The ICH M7 guideline describes a consistent approach to identify, categorize, and control DNA reactive, mutagenic, impurities in pharmaceutical products to limit the potential carcinogenic risk related to such impurities. This paper outlines a series of principles and procedures to consider when generating (Q)SAR assessments aligned with the ICH M7 guideline to be included in a regulatory submission. In the absence of adequate experimental data, the results from two complementary (Q)SAR methodologies may be combined to support an initial hazard classification. This may be followed by an assessment of additional information that serves as the basis for an expert review to support or refute the predictions. This paper elucidates scenarios where additional expert knowledge may be beneficial, what such an expert review may contain, and how the results and accompanying considerations may be documented. Furthermore, the use of these principles and procedures to yield a consistent and robust (Q)SAR-based argument to support impurity qualification for regulatory purposes is described in this manuscript.
Jennings P.,Innsbruck Medical University |
Schwarz M.,University of Tübingen |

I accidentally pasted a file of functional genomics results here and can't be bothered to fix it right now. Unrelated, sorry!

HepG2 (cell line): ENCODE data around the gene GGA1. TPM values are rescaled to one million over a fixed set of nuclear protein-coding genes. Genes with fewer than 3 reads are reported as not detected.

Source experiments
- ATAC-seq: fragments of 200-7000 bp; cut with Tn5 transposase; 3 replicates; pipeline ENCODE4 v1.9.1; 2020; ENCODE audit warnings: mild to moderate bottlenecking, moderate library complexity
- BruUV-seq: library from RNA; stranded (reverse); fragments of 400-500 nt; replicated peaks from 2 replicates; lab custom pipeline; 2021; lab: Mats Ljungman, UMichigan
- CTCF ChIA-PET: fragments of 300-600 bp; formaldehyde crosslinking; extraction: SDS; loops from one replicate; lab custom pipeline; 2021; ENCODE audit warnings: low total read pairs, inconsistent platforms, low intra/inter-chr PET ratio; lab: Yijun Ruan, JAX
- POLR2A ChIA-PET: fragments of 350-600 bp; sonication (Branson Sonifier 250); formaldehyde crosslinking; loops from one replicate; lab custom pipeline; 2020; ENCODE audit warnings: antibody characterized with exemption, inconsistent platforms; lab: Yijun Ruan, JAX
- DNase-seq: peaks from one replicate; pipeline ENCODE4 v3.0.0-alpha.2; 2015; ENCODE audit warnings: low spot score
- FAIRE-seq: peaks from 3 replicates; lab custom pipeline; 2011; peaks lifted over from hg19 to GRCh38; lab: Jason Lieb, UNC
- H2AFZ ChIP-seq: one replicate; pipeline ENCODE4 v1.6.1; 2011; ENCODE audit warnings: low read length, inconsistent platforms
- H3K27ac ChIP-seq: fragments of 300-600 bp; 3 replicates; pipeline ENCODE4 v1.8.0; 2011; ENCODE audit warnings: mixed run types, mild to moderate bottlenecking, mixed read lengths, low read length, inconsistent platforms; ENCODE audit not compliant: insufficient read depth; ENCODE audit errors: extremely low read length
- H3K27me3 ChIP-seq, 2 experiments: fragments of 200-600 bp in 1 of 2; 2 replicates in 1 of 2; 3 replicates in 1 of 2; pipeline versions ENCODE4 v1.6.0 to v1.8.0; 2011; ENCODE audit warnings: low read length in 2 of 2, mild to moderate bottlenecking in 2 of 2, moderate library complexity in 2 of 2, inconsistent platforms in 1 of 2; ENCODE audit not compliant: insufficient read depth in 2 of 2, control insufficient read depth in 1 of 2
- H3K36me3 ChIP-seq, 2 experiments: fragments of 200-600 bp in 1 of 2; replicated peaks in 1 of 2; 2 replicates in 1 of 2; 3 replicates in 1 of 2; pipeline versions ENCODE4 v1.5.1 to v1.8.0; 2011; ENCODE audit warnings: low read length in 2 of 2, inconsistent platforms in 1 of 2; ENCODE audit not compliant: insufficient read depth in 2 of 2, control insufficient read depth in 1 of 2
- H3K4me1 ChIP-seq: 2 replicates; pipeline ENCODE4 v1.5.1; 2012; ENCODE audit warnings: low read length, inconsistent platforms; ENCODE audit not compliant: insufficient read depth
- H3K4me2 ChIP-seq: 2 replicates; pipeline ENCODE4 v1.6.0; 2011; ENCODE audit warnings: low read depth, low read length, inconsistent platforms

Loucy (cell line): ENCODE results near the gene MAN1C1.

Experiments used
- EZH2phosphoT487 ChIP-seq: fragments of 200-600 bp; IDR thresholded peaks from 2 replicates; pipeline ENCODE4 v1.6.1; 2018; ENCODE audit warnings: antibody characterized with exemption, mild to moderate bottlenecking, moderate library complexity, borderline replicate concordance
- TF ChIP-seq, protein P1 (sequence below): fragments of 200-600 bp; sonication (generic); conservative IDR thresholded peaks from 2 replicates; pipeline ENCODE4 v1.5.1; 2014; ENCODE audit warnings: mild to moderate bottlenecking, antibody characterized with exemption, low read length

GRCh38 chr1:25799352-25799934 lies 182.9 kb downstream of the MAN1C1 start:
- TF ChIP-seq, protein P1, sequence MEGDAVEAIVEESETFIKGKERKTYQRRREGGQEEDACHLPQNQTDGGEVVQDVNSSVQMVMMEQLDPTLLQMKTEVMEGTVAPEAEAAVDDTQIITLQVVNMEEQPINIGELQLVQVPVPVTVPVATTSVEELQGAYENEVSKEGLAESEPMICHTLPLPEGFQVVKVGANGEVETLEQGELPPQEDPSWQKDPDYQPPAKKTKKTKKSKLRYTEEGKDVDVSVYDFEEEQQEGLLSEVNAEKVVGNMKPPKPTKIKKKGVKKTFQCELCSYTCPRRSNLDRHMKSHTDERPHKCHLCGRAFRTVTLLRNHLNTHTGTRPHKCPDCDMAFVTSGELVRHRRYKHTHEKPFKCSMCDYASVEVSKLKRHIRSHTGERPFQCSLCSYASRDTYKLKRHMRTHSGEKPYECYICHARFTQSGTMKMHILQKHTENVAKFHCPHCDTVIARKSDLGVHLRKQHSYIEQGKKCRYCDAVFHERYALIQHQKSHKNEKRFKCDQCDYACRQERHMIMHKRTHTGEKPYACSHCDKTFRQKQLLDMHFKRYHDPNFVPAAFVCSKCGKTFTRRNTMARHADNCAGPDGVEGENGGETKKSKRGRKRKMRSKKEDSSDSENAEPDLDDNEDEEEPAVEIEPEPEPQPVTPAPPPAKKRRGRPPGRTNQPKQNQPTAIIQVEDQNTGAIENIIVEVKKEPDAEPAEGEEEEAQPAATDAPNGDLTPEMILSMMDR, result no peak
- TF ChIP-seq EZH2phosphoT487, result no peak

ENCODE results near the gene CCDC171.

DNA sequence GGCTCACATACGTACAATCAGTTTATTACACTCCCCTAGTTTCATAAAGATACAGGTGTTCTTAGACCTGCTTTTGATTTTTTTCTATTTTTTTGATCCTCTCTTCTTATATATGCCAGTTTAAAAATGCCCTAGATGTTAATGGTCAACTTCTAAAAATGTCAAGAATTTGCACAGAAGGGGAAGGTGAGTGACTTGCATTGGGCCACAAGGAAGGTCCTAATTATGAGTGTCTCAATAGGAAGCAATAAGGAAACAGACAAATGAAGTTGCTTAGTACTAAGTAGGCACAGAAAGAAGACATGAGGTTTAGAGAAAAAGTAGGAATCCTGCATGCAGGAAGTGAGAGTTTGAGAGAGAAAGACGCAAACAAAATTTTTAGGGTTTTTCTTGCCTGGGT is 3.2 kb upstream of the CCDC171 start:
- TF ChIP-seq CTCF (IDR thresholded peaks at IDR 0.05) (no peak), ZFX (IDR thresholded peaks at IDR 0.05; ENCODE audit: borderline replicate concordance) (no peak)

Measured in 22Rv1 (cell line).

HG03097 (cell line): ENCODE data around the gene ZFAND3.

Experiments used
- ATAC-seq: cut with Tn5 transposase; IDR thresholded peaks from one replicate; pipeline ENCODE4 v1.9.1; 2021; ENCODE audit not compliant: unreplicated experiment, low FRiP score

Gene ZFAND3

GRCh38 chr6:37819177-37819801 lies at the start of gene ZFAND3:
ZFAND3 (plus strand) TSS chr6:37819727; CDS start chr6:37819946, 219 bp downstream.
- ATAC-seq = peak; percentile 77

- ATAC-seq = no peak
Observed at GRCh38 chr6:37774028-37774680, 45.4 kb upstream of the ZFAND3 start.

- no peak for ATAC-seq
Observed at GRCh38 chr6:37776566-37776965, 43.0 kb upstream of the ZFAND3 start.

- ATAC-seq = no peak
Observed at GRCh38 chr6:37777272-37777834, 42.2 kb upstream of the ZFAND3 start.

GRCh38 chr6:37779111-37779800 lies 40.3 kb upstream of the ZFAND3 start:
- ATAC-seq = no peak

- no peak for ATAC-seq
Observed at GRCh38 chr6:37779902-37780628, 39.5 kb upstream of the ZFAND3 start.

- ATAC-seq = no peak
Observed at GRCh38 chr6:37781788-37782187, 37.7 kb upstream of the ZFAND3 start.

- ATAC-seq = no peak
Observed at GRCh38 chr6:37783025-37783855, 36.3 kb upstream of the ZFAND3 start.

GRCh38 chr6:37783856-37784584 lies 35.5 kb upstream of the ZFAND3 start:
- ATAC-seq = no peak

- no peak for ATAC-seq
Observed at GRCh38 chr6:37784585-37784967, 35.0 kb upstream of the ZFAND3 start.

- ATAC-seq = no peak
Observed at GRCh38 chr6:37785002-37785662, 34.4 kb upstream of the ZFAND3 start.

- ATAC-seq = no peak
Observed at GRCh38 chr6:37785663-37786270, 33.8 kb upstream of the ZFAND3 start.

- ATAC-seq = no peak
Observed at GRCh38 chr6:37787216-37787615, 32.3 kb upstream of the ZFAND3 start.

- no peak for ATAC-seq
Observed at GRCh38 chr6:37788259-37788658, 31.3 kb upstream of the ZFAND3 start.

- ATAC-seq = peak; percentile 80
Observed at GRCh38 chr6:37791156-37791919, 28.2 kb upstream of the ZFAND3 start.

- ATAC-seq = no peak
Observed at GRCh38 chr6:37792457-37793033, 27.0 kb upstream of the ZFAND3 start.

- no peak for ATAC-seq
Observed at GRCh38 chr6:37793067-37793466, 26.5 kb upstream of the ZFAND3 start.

Landesmann B.,EU Joint Research Centre |
Maggioni S.,Instituto Of Ricerche Farmacologiche Mario Negri |
And 4 more authors.
Archives of Toxicology | Year: 2014
There is an urgent need for the development of alternative methods to replace animal testing for the prediction of repeat dose chemical toxicity. To address this need, the European Commission and Cosmetics Europe have jointly funded a research program for ‘Safety Evaluation Ultimately Replacing Animal Testing.’ The goal of this program was the development of in vitro cellular systems and associated computational capabilities for the prediction of hepatic, cardiac, renal, neuronal, muscle, and skin toxicities. An essential component of this effort is the choice of appropriate reference compounds that can be used in the development and validation of assays. In this review, we focus on the selection of reference compounds for liver pathologies in the broad categories of cytotoxicity and lipid disorders. Mitochondrial impairment, oxidative stress, and apoptosis are considered under the category of cytotoxicity, while steatosis, cholestasis, and phospholipidosis are considered under the category of lipid dysregulation. We focused on four compound classes capable of initiating such events, i.e., chemically reactive compounds, compounds with specific cellular targets, compounds that modulate lipid regulatory networks, and compounds that disrupt the plasma membrane. We describe the molecular mechanisms of these compounds and the cellular response networks which they elicit. This information will be helpful to both improve our understanding of mode of action and help in the selection of appropriate mechanistic biomarkers, allowing us to progress the development of animal-free models with improved predictivity to the human situation. © 2014, Springer-Verlag Berlin Heidelberg.